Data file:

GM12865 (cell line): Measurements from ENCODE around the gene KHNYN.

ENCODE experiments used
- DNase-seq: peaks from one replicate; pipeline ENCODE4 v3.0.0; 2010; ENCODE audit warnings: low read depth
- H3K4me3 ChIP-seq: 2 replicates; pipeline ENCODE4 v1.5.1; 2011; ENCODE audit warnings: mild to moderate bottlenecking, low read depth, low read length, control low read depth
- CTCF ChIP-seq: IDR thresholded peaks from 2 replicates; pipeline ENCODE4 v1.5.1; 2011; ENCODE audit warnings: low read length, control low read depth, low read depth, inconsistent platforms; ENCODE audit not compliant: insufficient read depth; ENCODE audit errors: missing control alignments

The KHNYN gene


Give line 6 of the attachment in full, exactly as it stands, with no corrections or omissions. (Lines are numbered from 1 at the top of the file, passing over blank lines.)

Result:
The KHNYN gene